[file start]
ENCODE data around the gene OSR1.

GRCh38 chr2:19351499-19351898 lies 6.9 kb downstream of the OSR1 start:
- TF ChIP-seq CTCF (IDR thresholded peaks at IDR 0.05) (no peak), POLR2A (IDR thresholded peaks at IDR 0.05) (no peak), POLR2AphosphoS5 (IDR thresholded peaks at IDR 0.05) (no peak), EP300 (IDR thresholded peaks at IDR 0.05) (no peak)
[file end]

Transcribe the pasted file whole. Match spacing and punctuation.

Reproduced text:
ENCODE data around the gene OSR1.

GRCh38 chr2:19351499-19351898 lies 6.9 kb downstream of the OSR1 start:
- TF ChIP-seq CTCF (IDR thresholded peaks at IDR 0.05) (no peak), POLR2A (IDR thresholded peaks at IDR 0.05) (no peak), POLR2AphosphoS5 (IDR thresholded peaks at IDR 0.05) (no peak), EP300 (IDR thresholded peaks at IDR 0.05) (no peak)